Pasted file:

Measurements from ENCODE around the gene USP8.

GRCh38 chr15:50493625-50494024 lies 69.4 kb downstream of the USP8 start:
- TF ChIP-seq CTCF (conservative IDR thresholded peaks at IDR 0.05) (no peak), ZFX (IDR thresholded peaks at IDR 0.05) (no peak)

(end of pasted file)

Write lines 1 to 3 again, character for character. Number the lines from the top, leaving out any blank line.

Measurements from ENCODE around the gene USP8.

GRCh38 chr15:50493625-50494024 lies 69.4 kb downstream of the USP8 start:
- TF ChIP-seq CTCF (conservative IDR thresholded peaks at IDR 0.05) (no peak), ZFX (IDR thresholded peaks at IDR 0.05) (no peak)